Managing Change Effectively: An Art or a Science?

Are there secrets to managing change effectively?

Some view change management as an art.

Others as a science.

But the best change managers know that it is both…

On the one hand, you need to approach it methodically and systematically.

However, there is also an art to change management. 

Change practitioners must be able to balance employee sentiment, executive requirements, data, and project results … among other things.

In this sense, it is both an art and a science.

Below, we’ll explore some secrets to managing change effectively – whether you view change management as an art, a science, or both.

What Are the Secrets to Managing Change Effectively?

Here are some of the most important principles to keep in mind when executing organizational change projects.

A Change Management Process

Change management frameworks describe organizational change processes.

These frameworks are typically centered around individual change. That is, they focus on helping employers influence and motivate employees.

These are usually action-oriented – they are meant to be applied.

For example, Prosci’s ADKAR model consists of five steps:

  • Building awareness of the need for change
  • Creating the desire for change
  • Providing workers with the knowledge they need to change
  • Ensuring they have the ability to demonstrate skills and behavior
  • Reinforcing change to ensure that it sticks

There are certainly other change models out there. 

John Kotter’s 8-Step model is one of the most well-known.

Regardless of the framework you choose, using a change model can improve your chances of success.

And, just as importantly, it can help prevent your change management project from failing.

Change Leadership

Management alone is not enough to ensure success … you must also be a good leader.

Change leaders:

  • Create a vision for the desired future state of the change project
  • Embrace and embody the change first – setting an example for employees to follow
  • Drive the change forward, so that managers can ensure it operates smoothly and meets its objectives

The right leadership can make all the difference when it comes to organizational change.

Good leaders can motivate followers, earn support, and produce great outcomes.

Poor leadership, on the other hand, can demotivate employees, produce lackluster results, or even cause projects to fail.

A Strong Change Team

A strong change team is essential. 

This team will be responsible for coordinating your entire change project.

They will help:

  • Assess risk, rewards, change readiness, and other relevant metrics
  • Coordinate and conduct the change project
  • Manage and communicate with other groups related to the change project, such as frontline employees, outside vendors, and executives

The right change management team can make or break a project.

Perpetual Learning

A culture of learning can be one of the most valuable assets to a change management department.

Such cultures base their values on:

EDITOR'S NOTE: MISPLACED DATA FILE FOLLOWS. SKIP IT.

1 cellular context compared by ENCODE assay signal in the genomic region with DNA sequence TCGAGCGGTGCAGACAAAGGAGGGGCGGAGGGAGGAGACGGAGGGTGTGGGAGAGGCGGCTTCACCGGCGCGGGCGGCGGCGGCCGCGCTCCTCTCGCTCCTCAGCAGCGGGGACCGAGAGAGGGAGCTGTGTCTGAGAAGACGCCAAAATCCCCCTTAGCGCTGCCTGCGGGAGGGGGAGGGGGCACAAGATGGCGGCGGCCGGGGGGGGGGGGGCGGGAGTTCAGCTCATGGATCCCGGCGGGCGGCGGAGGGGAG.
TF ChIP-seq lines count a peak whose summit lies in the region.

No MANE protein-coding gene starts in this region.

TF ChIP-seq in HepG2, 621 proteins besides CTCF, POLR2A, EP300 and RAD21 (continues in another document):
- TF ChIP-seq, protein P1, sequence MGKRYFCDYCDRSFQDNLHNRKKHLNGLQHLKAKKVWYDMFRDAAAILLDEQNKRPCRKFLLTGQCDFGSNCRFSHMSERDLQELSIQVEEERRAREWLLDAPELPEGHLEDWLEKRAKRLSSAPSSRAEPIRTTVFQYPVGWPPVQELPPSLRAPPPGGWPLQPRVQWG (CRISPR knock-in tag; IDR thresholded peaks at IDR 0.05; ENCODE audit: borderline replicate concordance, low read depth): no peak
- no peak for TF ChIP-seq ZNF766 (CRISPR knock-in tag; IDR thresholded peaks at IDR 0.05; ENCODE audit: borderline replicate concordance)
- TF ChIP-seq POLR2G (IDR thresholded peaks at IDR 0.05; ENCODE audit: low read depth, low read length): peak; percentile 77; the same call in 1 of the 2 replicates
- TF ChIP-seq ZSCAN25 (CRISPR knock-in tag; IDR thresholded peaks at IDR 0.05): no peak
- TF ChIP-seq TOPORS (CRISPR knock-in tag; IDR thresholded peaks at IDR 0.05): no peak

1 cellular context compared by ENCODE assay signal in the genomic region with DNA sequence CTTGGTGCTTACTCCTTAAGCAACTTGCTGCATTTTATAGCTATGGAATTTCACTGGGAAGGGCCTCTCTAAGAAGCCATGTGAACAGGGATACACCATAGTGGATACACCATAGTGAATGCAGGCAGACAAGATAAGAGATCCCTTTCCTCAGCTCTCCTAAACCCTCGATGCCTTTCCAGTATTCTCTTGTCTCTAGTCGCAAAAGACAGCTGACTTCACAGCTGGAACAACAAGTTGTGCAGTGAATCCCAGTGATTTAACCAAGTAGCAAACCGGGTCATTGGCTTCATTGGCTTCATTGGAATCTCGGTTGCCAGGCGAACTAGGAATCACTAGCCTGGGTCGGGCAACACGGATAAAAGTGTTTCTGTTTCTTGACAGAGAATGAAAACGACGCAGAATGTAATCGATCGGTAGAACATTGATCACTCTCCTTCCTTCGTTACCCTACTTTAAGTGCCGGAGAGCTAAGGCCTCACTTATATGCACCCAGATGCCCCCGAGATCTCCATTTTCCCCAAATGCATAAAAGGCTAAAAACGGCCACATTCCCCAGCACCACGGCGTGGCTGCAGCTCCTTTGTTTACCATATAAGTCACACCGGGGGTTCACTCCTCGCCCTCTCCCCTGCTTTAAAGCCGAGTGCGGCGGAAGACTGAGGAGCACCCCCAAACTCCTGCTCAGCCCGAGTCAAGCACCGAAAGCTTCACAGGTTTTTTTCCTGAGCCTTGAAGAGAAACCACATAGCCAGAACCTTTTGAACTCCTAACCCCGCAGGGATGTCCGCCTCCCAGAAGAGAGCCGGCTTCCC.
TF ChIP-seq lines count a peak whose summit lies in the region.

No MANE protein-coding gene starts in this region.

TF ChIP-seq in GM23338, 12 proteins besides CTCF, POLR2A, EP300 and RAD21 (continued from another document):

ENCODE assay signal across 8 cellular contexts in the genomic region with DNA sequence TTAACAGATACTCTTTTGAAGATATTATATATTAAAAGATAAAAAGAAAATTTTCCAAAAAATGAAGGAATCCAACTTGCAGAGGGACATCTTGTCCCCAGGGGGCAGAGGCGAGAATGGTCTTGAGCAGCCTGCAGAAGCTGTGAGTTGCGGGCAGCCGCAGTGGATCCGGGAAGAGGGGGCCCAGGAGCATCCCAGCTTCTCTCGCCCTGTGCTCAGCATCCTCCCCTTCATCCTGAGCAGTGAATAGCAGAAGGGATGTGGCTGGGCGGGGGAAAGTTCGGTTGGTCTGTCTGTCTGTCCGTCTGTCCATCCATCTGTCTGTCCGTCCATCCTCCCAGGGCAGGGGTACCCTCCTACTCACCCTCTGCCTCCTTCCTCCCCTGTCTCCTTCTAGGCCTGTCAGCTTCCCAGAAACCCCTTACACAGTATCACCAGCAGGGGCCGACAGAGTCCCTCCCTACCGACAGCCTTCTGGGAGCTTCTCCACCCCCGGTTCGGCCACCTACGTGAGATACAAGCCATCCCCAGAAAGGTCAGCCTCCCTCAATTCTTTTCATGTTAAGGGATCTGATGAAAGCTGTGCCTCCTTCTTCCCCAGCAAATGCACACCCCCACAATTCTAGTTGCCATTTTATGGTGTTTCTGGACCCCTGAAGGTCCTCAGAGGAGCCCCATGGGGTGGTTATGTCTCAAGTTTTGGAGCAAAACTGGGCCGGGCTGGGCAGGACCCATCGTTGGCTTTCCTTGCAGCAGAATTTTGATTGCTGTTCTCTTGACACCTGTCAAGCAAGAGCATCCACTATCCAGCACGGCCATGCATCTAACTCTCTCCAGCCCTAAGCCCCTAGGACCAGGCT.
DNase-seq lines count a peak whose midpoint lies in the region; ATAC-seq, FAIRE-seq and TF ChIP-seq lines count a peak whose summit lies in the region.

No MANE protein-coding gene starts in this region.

• A mindset of continual improvement and growth
  • The perpetual search for truth
  • Openness to change

Among other principles.

The value of a culture such as this cannot be understated.

Employees who are lifelong learners will be more willing and open to change. This, in turn, will improve your projects’ outcomes.

Soft Skills

Soft skills – particularly communication – are absolutely critical for successful change management.

The right soft skills form the “artistic” side of change management. 

They are necessary to earning employee support, reducing employee resistance, and improving teamwork.

Soft skills include:

  • Communication
  • Problem-Solving
  • Creativity
  • Empathy and Emotional Intelligence

In an era where technology rules, soft skills such as these are essential to keeping your organization centered around humans.

Technology Skills

Alongside soft skills come “hard skills.”

That is, the change management department must be able to crunch numbers, analyze data, and learn from that information.

Today, this means:

  • Using data and analytics to gain insight into change management projects
  • Use digital technology to its fullest extent, in order to maximize employee productivity, minimize errors, and improve efficiency
  • Benefit from the latest change management software and tools, such as project management software

This isn’t to say that a change manager must also be a data scientist.

But having data scientists on board certainly can’t hurt – in fact, it can only help.

The right technology and the right knowledge can significantly benefit your change initiatives. And, in an era when every business is exploiting digital technology, it’s practically a prerequisite for success.

Adaptability

Continual change requires adaptability.

The right change management approach will be flexible, nimble, and responsive.

Earlier, we mentioned that change management frameworks are crucial to successful change management. And that is certainly true.

However, today’s organizations are undergoing continual change. This means that the most adaptable change managers will be the most successful.

Staying adaptable, in other words, means:

  • Being open to changing your own processes when necessary
  • Responding to real-world data, not preconceived notions
  • Shifting tactics when it’s called for
  • Collaborating closely with employees, executives, customers, and stakeholders

The more agile and adaptable your change management style, the more effectively you’ll be at managing change.

Chris is the Lead Author & Editor of Change Blog. Chris established the Change blog to create a source for news and discussion about some of the issues, challenges, news, and ideas relating to Change Management.